Despite my top-of-the-line mosquito net, DEET repellant, and my daily dosage of anit-malarial drugs, I have somehow contracted malaria.  The leading killer in Eastern Congo has now taken over my body. After a week of intense headaches rivaling migraines topped off by a sour stomach which prevented eating, I reluctantly agreed to go to the hospital. Reluctant because I had previously visited this primitive compound and was well aware of conditions there. Without going into detail, I’ll say that it leaves much to be desired regarding safety, sanitation, cleanliness, and comfort.

Nonetheless, my housemates insisted that I get tested and the results revealed not only Malaria, but also, a worm in my stomach. Actually, the doctor referred to it as a “Nyota”…swahili translation: snake. Ah, yes. I have a snake in my body. Very comforting.
So how am I feeling? In all truthfulness, I cannot remember a time when I have felt so miserable. My bones and muscles ache to the point where it is impossible to find a comfortable position in which to rest. Although the headaches have subsided, the fever continues as does the vomiting and diarrhea, no doubt my body trying to rid itself of this parasite in my blood. Yet, I have begun the typical five-day course of treatment and as of day four, I am finally beginning to feel a bit of relief.
Somehow throughout all this, God is graciously allowing me to recognize how blessed I am. I know that sounds bizarre, so allow me to explain:

  • I am blessed to have the resources to get adequate treatment and medication.
  • I am blessed because unlike the Congolese, my absence from work does not put my job in jeopardy nor does it threaten my financial stability.
  • I am blessed to have a houseful of other wuzungu (white people) who have walked this path before and are able to encourage me on my road to health.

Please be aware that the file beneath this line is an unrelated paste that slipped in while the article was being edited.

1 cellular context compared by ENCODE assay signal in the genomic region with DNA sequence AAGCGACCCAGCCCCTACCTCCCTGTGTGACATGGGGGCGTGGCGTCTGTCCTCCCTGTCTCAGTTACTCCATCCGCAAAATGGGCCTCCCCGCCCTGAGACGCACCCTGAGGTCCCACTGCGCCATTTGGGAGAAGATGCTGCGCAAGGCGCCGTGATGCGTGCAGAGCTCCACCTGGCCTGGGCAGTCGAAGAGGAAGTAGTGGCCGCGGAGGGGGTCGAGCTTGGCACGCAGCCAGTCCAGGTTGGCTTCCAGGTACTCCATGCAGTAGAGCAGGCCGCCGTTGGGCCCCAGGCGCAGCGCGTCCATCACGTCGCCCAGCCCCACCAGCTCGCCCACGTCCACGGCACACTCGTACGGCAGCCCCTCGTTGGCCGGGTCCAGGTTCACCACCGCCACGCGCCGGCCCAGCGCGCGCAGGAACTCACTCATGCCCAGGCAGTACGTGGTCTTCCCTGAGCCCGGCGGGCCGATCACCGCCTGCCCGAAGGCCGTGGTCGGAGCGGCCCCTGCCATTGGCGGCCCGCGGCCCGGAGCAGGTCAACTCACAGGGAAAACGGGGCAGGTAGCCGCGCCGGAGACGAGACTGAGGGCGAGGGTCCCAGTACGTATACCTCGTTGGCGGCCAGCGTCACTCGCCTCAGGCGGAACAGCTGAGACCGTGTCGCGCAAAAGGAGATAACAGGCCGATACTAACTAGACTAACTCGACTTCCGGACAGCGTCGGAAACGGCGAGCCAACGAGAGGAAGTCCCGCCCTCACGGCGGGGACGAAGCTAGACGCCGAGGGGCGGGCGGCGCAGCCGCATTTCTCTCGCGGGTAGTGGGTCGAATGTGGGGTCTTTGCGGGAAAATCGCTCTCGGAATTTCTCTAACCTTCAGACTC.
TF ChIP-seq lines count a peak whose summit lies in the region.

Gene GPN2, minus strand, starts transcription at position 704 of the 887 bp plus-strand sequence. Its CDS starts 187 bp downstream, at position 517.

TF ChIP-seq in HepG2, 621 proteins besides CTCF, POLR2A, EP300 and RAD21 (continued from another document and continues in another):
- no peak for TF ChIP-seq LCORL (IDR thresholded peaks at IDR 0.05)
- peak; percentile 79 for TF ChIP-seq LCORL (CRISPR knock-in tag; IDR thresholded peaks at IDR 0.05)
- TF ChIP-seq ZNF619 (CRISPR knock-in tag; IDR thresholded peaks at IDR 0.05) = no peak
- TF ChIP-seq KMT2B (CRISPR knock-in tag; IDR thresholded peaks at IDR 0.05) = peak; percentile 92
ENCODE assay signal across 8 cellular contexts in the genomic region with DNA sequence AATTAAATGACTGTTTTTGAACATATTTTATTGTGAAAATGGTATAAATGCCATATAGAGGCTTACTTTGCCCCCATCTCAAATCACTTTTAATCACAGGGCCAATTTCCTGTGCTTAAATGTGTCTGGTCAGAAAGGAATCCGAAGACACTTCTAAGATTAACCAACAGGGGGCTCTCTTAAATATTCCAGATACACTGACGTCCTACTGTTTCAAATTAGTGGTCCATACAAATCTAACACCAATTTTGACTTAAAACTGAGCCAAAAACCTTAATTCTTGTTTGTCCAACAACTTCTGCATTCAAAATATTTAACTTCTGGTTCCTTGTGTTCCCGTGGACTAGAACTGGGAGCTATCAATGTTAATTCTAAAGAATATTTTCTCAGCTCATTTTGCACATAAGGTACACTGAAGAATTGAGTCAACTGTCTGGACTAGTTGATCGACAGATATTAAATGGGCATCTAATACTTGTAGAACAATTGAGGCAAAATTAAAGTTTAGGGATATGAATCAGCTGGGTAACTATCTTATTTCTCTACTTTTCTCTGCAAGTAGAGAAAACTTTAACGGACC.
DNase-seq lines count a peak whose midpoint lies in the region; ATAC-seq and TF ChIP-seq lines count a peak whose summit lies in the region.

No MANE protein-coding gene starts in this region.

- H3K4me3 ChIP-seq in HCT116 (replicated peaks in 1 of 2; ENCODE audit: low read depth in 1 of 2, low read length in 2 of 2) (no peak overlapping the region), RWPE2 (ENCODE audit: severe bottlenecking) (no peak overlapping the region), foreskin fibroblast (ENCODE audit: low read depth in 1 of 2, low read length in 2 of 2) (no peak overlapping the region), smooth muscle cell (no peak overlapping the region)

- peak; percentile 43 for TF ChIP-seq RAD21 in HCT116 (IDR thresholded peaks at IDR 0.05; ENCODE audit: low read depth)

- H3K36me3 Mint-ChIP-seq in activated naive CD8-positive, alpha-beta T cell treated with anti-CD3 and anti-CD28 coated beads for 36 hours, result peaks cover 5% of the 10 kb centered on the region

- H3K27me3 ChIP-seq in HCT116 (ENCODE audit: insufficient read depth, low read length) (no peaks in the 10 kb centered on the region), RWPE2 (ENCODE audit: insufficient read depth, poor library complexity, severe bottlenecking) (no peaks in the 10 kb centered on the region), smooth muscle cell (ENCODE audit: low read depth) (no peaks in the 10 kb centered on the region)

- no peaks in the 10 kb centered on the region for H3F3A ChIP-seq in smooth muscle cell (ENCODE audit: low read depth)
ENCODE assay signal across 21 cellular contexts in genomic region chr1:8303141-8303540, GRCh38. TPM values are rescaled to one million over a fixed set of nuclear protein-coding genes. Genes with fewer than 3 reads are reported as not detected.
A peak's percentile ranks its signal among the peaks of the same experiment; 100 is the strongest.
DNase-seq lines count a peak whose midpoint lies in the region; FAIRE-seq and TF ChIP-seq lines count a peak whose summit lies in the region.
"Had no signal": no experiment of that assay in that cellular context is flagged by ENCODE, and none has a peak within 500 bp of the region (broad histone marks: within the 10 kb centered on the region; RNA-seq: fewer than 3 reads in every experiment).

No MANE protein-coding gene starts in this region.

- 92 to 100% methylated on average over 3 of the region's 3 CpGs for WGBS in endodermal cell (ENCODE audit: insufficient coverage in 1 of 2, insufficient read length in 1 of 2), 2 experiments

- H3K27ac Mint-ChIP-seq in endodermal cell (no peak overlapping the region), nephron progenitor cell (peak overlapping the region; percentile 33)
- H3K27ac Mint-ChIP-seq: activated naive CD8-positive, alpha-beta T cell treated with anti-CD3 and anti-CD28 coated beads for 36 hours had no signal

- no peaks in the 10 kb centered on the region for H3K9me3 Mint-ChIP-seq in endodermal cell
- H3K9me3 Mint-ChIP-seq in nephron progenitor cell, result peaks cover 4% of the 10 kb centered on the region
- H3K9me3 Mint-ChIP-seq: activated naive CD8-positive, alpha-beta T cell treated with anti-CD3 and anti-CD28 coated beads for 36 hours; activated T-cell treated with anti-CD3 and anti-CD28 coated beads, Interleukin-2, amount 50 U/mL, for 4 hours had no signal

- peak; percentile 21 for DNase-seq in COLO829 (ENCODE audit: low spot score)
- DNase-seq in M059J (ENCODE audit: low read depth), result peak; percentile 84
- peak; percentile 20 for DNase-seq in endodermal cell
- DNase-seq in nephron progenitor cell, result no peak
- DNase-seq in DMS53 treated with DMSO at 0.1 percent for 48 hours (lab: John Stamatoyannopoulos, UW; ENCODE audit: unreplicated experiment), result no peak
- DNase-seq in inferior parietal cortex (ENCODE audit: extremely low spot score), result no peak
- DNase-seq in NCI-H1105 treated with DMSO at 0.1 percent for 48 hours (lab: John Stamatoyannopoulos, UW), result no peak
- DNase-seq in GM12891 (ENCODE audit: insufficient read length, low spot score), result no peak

• I am blessed because in addition to her prayers, Mama Furaha has been making me a special passionfruit elixir, which is promised to fight the fatigue and restore energy to my body.
  • I am blessed to have several students drop by to extend their sympathies for my suffering and bid me “Courageaux”… translation: have courage.
  • I am blessed because the illness has allowed me a small glimpse of what the Congolese suffer on a daily basis.

Thank you all for your prayers and encouragement as well. I hope to have my strength back soon and share about some of the other things that are happening here in Beni.


11 responses to “Malaria.

  1. My prayers are with you. I admire your courage and your ability to maintain a positive outlook amidst adversity. Take care and I hope you recover and feel better quickly.

  2. Sweet Valentine Megan,
    All of us moms — especially yours — wish to be there with you, holding your hair back while you throw up and wiping your forehead with a cool washcloth. Instead we must pray Jesus to your sickbed and thank Him for the list of blessings you named. Our children never really become adults for us but we have to treat them as such when the world notes their age. We want to pamper and defend you, be your advocate when you are wronged and protect you from harm no matter how old you are.